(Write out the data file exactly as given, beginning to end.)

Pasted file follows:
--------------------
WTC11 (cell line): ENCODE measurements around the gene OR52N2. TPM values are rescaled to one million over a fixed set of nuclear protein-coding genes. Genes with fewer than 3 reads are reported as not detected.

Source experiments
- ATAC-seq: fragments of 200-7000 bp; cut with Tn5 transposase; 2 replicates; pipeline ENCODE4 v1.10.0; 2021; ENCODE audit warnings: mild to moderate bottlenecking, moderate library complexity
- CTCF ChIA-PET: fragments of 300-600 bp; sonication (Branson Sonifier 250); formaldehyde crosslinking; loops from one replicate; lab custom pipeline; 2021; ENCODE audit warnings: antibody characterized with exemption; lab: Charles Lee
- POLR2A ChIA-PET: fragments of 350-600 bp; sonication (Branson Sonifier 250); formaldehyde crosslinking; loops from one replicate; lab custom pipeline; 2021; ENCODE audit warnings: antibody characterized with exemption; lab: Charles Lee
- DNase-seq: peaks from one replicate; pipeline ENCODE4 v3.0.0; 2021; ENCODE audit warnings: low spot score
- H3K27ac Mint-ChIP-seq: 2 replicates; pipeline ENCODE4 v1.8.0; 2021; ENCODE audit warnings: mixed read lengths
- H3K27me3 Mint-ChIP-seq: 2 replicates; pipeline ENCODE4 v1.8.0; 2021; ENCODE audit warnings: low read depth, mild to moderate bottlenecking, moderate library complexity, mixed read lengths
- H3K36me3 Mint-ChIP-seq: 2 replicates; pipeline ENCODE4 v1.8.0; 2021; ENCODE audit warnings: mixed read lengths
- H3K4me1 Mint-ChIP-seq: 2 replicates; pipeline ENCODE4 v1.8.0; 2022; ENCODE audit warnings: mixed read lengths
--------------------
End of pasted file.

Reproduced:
WTC11 (cell line): ENCODE measurements around the gene OR52N2. TPM values are rescaled to one million over a fixed set of nuclear protein-coding genes. Genes with fewer than 3 reads are reported as not detected.

Source experiments
- ATAC-seq: fragments of 200-7000 bp; cut with Tn5 transposase; 2 replicates; pipeline ENCODE4 v1.10.0; 2021; ENCODE audit warnings: mild to moderate bottlenecking, moderate library complexity
- CTCF ChIA-PET: fragments of 300-600 bp; sonication (Branson Sonifier 250); formaldehyde crosslinking; loops from one replicate; lab custom pipeline; 2021; ENCODE audit warnings: antibody characterized with exemption; lab: Charles Lee
- POLR2A ChIA-PET: fragments of 350-600 bp; sonication (Branson Sonifier 250); formaldehyde crosslinking; loops from one replicate; lab custom pipeline; 2021; ENCODE audit warnings: antibody characterized with exemption; lab: Charles Lee
- DNase-seq: peaks from one replicate; pipeline ENCODE4 v3.0.0; 2021; ENCODE audit warnings: low spot score
- H3K27ac Mint-ChIP-seq: 2 replicates; pipeline ENCODE4 v1.8.0; 2021; ENCODE audit warnings: mixed read lengths
- H3K27me3 Mint-ChIP-seq: 2 replicates; pipeline ENCODE4 v1.8.0; 2021; ENCODE audit warnings: low read depth, mild to moderate bottlenecking, moderate library complexity, mixed read lengths
- H3K36me3 Mint-ChIP-seq: 2 replicates; pipeline ENCODE4 v1.8.0; 2021; ENCODE audit warnings: mixed read lengths
- H3K4me1 Mint-ChIP-seq: 2 replicates; pipeline ENCODE4 v1.8.0; 2022; ENCODE audit warnings: mixed read lengths